Thursday 1 June 2006 What is science education for?
Institute of Ideas in association with Pfizer
The advocates of the new thinking in science education put great store by their emphasis on science education for the citizen, otherwise known as ‘scientific literacy’. But will turning off the Bunsen Burners and forcing students to focus on scientific issues and controversies encourage budding scientists, or put them off even more? In this provocative essay David Perks, head of physics at a London state secondary school, argues that attempts to make school science more popular by making it more ‘relevant’ are giving today’s students a watered-down science education that will not produce the scientists we need.
AUTHOR: David Perks
Sir Richard Sykes, Rector of Imperial College, London:
‘David Perks’ first-rate exposition of the issues surrounding science education in our schools … may make uncomfortable reading.’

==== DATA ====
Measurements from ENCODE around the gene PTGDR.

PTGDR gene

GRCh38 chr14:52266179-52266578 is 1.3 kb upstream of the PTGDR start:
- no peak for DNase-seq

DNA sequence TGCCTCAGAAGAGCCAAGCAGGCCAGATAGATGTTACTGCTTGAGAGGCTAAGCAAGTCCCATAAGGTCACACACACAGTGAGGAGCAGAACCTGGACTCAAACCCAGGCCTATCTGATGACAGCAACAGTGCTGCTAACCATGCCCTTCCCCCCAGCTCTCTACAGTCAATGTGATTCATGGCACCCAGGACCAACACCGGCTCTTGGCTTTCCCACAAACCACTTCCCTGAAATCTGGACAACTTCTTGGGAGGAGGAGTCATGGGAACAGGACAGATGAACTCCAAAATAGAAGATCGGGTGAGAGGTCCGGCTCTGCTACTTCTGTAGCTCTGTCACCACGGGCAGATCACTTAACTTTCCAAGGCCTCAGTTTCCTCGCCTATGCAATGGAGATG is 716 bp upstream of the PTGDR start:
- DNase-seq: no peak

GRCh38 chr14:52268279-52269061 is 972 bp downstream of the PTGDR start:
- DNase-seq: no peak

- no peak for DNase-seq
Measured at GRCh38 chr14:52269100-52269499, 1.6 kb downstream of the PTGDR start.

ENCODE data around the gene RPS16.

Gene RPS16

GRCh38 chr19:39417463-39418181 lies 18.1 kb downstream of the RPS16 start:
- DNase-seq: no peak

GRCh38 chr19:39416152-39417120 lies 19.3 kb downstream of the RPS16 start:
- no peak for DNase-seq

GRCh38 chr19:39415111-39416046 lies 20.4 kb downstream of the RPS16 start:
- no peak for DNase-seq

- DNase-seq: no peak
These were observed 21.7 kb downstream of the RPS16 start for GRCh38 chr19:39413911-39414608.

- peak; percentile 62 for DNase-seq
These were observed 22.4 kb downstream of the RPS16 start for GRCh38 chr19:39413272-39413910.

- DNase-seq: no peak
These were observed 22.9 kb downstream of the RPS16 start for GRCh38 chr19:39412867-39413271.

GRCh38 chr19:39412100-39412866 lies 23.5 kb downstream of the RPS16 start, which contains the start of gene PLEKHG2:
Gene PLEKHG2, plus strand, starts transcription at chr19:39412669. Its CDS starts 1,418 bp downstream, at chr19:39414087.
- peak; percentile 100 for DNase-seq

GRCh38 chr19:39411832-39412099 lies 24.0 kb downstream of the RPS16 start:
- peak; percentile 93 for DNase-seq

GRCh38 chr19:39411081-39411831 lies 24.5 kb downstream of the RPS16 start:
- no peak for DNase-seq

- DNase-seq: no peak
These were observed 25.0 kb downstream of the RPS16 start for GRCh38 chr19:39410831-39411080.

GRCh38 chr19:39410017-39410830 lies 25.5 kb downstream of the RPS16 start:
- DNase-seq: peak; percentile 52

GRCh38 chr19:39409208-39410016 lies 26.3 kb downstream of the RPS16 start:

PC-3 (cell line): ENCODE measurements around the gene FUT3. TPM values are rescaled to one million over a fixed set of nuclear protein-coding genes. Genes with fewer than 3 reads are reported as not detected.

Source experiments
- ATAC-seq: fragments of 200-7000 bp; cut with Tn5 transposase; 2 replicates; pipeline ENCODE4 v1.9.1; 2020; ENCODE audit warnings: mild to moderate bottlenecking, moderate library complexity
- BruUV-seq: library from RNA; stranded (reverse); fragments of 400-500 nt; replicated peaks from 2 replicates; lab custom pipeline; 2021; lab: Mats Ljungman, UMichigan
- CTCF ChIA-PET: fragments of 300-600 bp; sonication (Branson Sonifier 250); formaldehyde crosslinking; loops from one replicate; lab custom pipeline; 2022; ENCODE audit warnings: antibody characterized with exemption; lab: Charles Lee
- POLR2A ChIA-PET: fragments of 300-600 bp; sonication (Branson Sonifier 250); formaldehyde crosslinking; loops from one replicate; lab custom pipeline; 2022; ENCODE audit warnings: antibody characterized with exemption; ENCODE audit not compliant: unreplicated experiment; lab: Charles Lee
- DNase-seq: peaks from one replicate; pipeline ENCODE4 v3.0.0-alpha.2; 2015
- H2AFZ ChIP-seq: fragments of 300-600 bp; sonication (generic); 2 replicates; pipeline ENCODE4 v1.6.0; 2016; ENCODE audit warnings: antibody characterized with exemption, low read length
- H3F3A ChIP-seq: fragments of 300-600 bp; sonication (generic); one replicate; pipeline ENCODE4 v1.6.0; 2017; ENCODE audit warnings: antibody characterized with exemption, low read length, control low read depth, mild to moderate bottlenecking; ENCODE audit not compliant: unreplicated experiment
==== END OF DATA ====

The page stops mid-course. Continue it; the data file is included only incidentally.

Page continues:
Michael Reiss, Director of Education at the Royal Society:
‘All curriculum reforms meet resistance … Both for reasons of practicality and because I am suspicious of monolithic arguments, I see a role for a diversity of aims of science education.’
Simon Singh, science writer:
‘Every politician responsible for education, science or industry over the past 20 years has allowed science education to decline miserably in terms of its mission to create new scientists.’
‘The new GCSE class could take as its textbook a series of cuttings from, say, the Daily Mail on one hand and the Guardian on the other. Far too much teaching at school has already degenerated into this kind of debate (think, for example, of religious education or philosophy), more suitable for the pub than the school-room.’
Dr Peter Martin, lecturer at the Department of Engineering Science, University of Oxford:
‘The trends that Perks argues have been detrimental to GCSE science are all-pervasive, even at the highest levels of education.’
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